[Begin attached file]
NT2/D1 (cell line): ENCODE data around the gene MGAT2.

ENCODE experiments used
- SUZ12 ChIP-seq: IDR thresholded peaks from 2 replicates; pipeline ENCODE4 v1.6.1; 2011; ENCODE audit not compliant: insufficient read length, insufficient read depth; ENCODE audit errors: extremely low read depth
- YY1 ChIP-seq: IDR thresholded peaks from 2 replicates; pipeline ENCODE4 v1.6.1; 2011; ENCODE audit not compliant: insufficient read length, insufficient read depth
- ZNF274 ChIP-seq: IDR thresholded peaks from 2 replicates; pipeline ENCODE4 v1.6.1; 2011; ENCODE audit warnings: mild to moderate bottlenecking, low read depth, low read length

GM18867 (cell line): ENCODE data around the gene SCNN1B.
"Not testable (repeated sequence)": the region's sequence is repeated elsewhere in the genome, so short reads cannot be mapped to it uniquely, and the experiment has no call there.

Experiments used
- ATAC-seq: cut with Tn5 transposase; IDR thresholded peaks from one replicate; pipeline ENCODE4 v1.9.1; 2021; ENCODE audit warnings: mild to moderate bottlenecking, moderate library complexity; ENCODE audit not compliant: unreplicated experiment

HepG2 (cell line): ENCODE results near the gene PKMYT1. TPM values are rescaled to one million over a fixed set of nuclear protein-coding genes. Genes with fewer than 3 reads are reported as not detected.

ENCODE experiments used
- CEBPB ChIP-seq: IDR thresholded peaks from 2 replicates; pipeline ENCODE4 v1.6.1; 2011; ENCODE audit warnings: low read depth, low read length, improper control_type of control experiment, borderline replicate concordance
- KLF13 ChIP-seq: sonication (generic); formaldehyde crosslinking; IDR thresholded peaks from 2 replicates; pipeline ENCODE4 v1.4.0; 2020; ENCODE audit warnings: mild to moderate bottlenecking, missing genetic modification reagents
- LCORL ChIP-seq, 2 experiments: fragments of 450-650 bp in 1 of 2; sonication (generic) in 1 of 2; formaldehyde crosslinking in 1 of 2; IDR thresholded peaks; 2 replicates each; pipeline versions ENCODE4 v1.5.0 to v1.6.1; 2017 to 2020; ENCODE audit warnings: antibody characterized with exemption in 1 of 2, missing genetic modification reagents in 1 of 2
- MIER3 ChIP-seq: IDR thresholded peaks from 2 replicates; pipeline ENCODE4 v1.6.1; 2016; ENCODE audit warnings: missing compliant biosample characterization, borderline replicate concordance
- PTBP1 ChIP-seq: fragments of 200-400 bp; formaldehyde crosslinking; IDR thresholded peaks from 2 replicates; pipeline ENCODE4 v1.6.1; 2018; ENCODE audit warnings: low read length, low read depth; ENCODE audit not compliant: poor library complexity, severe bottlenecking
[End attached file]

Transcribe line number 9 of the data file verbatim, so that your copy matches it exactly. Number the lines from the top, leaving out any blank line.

- ATAC-seq: cut with Tn5 transposase; IDR thresholded peaks from one replicate; pipeline ENCODE4 v1.9.1; 2021; ENCODE audit warnings: mild to moderate bottlenecking, moderate library complexity; ENCODE audit not compliant: unreplicated experiment